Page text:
Dr. Beti Thompson Dr. Beti Thompson, Noah Espinoza's mentor at the Fred Hutchinson Cancer Center

"Noah is very passionate about what he does, including research," she said. "He takes great care in looking up scientific literature, making sure he knows what he's talking about, and just really digging deep into any topic that he's interested in."

"I was really amazed by the supportiveness of everybody at the Hutch, especially Dr. Thompson," commented Espinoza. "She has lots of research projects going on, so there was plenty of work for me and the other interns."

After he finished his internship research project doing data entry and analysis for the smoking cessation program "Quit and Win," Dr. Thompson invited Espinoza to do similar work on her program of home health parties aimed at increasing cancer screening rates among Hispanic farm workers in Washington State. In that program, trained lay health workers visit a Hispanic family and their friends to talk about the importance of colorectal cancer screening.

"It's like a Tupperware party, only what we're selling is cancer prevention," explained Dr. Thompson.

Involvement in that project "was the turning point for me," Espinoza recalled, "because, with data analysis, you're discovering meaningful things and getting an understanding of what's working in order to improve people's health. That was one of the main reasons why I decided to apply for graduate school­; because I want to be able to do more of that sort of research."

Upward and Onward

Dr. Thompson and her colleagues subsequently wrote recommendations that helped Espinoza get into the University of Washington Master of Public Health in Epidemiology program. She also helped him write and apply for a 2-year grant to do research on physical activity for his graduate thesis.

"I'm hoping I can continue my career here at the Hutch," Espinoza said. "I see myself working with rural or underserved populations, trying to address the issues of health, cancer prevention, and quality of life in those populations."

"Noah embodies the goals of our partnership with NMSU," Dr. Thompson noted. "He is the kind of person who we want to get into the pipeline because he's going to be a fantastic mentor later on for Hispanic students and other students of underrepresented populations who are trying to get ahead in the research field. His enthusiasm is very contagious."

Bill Robinson

Watch a video of Noah Espinoza produced by the Fred Hutchinson Cancer Research Center online.

More information on training opportunities for students and researchers can be found online.

FDA Update

Advisory Panel Upholds Recommendation to Withdraw Bevacizumab Approval for Breast Cancer

A panel of experts advising the Food and Drug Administration (FDA) recommended unanimously that the agency withdraw its accelerated approval of bevacizumab (Avastin) for treating metastatic breast cancer. FDA Commissioner Dr. Margaret A. Hamburg will make a final decision on whether to implement the panel’s recommendation after a period of public comment. (Electronic or written comments must be submitted to Regulations.gov by July 28.)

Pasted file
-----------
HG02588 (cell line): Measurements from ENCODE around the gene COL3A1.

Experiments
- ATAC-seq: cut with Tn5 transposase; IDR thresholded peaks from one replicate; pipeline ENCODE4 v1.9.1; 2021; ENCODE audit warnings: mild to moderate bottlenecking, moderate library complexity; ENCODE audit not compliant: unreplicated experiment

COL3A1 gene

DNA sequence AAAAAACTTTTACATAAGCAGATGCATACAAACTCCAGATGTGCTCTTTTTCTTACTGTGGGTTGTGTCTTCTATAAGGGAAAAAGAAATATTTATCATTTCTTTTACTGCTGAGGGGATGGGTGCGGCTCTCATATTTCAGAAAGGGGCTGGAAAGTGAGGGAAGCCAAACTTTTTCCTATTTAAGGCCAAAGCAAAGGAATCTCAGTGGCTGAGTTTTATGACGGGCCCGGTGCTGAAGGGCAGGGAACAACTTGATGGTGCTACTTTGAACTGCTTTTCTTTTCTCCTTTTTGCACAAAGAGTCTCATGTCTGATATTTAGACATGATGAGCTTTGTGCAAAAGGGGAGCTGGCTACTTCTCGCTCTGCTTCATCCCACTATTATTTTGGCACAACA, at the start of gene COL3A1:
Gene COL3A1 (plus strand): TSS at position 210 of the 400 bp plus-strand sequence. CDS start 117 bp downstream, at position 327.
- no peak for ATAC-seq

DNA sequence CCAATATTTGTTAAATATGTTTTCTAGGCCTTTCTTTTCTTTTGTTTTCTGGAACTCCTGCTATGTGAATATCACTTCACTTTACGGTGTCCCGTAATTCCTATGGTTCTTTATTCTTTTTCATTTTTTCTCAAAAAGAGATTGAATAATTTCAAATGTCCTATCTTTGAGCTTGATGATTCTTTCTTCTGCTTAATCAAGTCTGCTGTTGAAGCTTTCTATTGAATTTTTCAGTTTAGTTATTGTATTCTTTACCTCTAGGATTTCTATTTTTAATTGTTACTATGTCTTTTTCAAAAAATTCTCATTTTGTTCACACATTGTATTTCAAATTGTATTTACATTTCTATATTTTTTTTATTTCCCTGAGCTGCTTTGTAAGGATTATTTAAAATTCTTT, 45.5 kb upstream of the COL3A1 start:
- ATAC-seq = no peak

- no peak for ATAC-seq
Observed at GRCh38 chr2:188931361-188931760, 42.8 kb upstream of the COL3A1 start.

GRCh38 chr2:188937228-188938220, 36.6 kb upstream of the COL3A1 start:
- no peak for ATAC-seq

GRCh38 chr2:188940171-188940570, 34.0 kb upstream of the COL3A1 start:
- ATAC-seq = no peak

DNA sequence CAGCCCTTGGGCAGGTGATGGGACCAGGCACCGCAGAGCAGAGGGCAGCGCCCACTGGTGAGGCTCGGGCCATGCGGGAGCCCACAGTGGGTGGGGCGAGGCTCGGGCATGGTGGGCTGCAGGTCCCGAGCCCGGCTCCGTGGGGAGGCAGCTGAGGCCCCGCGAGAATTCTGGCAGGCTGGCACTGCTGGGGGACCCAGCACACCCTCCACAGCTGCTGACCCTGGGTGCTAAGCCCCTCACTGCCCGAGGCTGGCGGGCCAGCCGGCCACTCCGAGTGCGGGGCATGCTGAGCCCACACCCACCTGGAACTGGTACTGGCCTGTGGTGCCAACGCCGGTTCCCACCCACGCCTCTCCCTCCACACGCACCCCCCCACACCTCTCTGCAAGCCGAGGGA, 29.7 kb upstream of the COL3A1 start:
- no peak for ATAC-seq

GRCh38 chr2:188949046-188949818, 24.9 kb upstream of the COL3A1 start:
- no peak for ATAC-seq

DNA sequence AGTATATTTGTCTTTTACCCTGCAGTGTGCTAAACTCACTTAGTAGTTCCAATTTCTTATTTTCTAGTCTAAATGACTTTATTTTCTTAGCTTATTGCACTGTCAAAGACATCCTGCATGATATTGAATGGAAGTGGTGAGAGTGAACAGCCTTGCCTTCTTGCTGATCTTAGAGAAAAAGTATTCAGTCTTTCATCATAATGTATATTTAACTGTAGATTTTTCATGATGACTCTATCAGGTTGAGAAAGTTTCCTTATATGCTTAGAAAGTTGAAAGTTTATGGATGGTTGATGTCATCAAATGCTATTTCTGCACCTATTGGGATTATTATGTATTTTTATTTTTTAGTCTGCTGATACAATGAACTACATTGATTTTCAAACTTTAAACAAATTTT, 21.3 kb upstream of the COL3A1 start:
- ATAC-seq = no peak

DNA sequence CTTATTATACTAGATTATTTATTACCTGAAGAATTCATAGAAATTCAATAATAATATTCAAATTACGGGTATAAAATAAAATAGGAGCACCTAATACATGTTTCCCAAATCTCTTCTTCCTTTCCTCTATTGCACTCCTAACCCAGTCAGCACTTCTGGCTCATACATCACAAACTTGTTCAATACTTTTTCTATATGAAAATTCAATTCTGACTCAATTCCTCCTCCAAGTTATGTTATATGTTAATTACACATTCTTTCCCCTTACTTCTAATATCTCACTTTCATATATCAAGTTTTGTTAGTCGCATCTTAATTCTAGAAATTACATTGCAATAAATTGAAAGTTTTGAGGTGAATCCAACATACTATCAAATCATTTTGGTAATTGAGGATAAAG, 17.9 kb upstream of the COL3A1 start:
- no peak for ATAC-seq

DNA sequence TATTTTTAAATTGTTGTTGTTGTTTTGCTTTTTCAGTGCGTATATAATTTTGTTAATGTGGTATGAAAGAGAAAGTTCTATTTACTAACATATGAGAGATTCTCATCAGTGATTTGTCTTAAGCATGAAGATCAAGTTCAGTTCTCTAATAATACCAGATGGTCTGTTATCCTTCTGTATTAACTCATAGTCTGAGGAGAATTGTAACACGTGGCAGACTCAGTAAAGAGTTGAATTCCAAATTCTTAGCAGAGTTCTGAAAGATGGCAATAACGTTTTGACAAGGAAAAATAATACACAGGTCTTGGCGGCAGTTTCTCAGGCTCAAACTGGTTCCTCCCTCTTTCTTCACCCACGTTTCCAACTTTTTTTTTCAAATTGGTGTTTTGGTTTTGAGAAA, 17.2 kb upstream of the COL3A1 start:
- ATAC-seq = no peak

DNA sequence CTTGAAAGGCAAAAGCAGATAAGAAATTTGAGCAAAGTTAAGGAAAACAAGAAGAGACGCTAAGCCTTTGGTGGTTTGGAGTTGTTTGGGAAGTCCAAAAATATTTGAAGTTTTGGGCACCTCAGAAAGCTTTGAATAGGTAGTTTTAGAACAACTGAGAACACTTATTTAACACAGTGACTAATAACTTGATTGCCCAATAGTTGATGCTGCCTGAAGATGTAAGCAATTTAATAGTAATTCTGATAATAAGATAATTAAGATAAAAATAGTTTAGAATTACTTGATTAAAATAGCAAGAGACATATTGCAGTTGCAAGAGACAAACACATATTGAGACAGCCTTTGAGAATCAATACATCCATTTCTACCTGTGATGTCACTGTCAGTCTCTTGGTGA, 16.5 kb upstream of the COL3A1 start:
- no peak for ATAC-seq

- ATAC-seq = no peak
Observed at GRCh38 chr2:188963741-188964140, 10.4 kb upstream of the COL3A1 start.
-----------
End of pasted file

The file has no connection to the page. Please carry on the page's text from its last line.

Members of the Oncologic Drugs Advisory Committee (ODAC) of the FDA’s Center for Drug Evaluation and Research recommended withdrawing the approval on June 29. In a series of three votes, panel members agreed with the FDA that bevacizumab should no longer be approved for use with chemotherapy as a first-line treatment for HER2-negative metastatic breast cancer.

The FDA granted accelerated approval for this indication in February 2008 based on the results of a single phase III clinical trial. However, such approvals are contingent on the results of additional, confirmatory trials. Last July, after reviewing the results of two additional clinical trials, ODAC voted 12 to 1 to recommend against the use of bevacizumab for metastatic breast cancer. (See: FDA Advisory Committee Recommends against Bevacizumab for Metastatic Breast Cancer.)

Genentech, a division of Roche and the manufacturer of bevacizumab, was granted an appeal hearing. Representatives of the company, as well as patients and breast cancer advocates, spoke during the 2-day meeting held in Silver Spring, MD.

In the first of three 6–0 votes, the advisory panel agreed with FDA officials that the ongoing trials have not demonstrated a clinical benefit with bevacizumab for participants in the trials. The panel also agreed that the available evidence did not show that bevacizumab was safe in this setting—that is, the risks outweighed the benefits for breast cancer patients. (Cancer patients who receive bevacizumab in combination with chemotherapy may be at an increased risk of serious side effects that may lead to death.)

Finally, the panel recommended against the continued approval of the drug for metastatic breast cancer while the sponsor, Genentech, conducts another study intended to verify the drug’s clinical benefit.

Bevacizumab is approved for treating other cancers, including advanced colorectal, lung, kidney, and brain cancers. Until the FDA commissioner makes a decision, bevacizumab remains an approved drug for use with paclitaxel in women with HER2-negative metastatic breast cancer. 

Further reading: Questions and Answers about Avastin

CMS

Medicare Will Cover Provenge Treatment for Prostate Cancer

The Centers for Medicare and Medicaid Services (CMS) announced it will cover the cost of sipuleucel-T (Provenge), an autologous cellular immunotherapy for prostate cancer, for Medicare beneficiaries. In a National Coverage Determination (NCD) memo released June 30, CMS stated that there is sufficient evidence that the therapy is effective for its FDA-approved use: the treatment of men with metastatic prostate cancer who have few or no symptoms of the disease.